For years, ETF issuers liked to claim that their products were bought not sold, but that mantra no longer holds for a market of more than 2,200 listed products in the U.S.
Now brokerage firms are expanding the power of their platforms by striking further deals with ETF issuers to offer their products commission-free. Though the terms are not disclosed on an issuer-by-issuer basis, the deals usually include a set-up fee and a percentage of assets in the commission-free products on the brokerage platform. These fees are paid by the manager, not by the fund.
The power of the commission-free supermarket focused on advisers was first tested by TD Ameritrade Inc. in October 2010. Earlier that year, Fidelity entered into an exclusive partnership with iShares by BlackRock Inc. But E-Trade and Charles Schwab pioneered the manager pay-to-play model in 2011 and 2013, respectively.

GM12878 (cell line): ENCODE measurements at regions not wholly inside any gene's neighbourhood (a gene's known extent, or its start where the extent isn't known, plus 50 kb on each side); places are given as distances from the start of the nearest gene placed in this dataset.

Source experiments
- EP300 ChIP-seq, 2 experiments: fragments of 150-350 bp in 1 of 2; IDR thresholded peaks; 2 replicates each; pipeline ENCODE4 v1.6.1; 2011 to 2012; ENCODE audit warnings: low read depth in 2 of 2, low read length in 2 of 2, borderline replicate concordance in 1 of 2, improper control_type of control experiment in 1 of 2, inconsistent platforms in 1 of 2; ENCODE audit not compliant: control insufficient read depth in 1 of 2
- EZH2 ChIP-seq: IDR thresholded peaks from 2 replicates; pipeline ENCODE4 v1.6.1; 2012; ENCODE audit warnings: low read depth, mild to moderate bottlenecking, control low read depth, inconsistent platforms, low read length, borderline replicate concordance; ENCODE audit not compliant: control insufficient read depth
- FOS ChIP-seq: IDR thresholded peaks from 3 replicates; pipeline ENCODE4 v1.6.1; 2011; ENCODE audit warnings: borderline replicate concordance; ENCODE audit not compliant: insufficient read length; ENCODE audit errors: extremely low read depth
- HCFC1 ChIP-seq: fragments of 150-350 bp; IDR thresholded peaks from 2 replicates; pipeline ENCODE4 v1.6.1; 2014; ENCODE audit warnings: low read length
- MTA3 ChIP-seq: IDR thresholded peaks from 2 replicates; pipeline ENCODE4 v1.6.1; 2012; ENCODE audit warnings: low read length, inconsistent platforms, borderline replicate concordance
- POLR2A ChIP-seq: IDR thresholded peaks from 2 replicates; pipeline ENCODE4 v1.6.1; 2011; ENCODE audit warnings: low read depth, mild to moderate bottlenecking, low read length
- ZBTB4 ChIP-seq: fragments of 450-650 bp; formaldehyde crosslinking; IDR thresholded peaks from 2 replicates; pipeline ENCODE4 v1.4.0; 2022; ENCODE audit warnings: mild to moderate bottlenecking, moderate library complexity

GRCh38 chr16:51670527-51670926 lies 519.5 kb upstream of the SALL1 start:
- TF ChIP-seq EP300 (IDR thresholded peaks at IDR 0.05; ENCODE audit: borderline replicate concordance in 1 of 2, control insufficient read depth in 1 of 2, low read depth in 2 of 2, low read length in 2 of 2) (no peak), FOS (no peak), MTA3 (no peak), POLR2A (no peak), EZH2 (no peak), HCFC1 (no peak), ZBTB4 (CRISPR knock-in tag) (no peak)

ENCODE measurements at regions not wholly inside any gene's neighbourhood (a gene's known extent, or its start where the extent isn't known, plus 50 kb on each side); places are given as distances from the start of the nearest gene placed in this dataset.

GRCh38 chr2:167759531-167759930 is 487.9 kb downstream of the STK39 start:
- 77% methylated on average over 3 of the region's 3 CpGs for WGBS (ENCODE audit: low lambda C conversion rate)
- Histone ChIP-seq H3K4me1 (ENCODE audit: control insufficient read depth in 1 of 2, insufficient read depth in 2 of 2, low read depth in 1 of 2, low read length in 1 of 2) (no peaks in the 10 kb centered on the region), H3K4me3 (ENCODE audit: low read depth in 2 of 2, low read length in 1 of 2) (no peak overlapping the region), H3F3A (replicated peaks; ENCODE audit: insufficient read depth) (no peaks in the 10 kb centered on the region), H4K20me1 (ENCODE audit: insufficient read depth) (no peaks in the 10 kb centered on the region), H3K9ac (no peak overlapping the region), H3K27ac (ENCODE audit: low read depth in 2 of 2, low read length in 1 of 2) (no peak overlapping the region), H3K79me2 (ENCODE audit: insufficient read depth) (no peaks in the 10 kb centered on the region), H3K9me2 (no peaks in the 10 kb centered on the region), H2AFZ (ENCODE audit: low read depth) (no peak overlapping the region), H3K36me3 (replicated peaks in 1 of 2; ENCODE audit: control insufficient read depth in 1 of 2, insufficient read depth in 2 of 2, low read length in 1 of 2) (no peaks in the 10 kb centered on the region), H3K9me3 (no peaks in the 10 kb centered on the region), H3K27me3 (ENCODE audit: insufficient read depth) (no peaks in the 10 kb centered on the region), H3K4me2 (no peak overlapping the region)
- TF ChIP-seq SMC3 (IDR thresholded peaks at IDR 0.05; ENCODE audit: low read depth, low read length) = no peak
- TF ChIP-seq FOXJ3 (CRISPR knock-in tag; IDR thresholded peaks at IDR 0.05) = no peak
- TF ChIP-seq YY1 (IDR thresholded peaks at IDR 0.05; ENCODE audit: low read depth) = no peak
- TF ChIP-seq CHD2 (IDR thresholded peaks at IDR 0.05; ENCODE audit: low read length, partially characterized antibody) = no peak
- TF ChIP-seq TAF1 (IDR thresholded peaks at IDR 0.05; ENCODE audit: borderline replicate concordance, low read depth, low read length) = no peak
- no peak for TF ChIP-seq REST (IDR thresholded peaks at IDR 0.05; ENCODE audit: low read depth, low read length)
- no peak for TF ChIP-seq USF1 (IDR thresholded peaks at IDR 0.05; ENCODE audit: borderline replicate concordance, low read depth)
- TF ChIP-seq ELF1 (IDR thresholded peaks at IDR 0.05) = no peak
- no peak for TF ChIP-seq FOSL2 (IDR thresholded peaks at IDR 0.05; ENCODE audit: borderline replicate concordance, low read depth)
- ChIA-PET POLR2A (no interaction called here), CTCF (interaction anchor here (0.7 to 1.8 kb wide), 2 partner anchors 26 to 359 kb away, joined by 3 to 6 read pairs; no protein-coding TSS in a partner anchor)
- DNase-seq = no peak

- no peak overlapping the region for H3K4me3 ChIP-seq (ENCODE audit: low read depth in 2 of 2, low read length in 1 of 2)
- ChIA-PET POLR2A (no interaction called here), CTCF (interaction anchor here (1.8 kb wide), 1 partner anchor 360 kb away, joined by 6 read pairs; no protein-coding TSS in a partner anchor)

But in October 2017, TD Ameritrade realigned with State Street Global Advisors and its revamped lineup of portfolio building (and reduced price) SPDR ETFs, pushing aside several iShares and Vanguard products. And by August 2018, Vanguard dropped commissions on all ETFs except those focused on daily returns using leverage. (According to a Vanguard spokesman, despite the removal of trading commissions, "roughly half of our retail brokerage participants that hold ETFs didn't place a single trade in 2018.")
The politics of these programs has become increasingly competitive for both issuers and brokers. While institutional users of ETFs won't be directly affected, the additional incentive of free trades for retail investors and their intermediaries could help to attract assets and liquidity for some products.
For example, ETFs in Schwab's OneSource program ended 2018 with $115 billion in program assets and $22.8 billion in flows, according to a company spokesman.
"It's just another consideration in how you build your expense ratio," said Ed Rosenberg, Chicago-based senior vice president and head of exchange-traded funds at American Century Investments, which managed $163 billion, including $87 million in ETFs.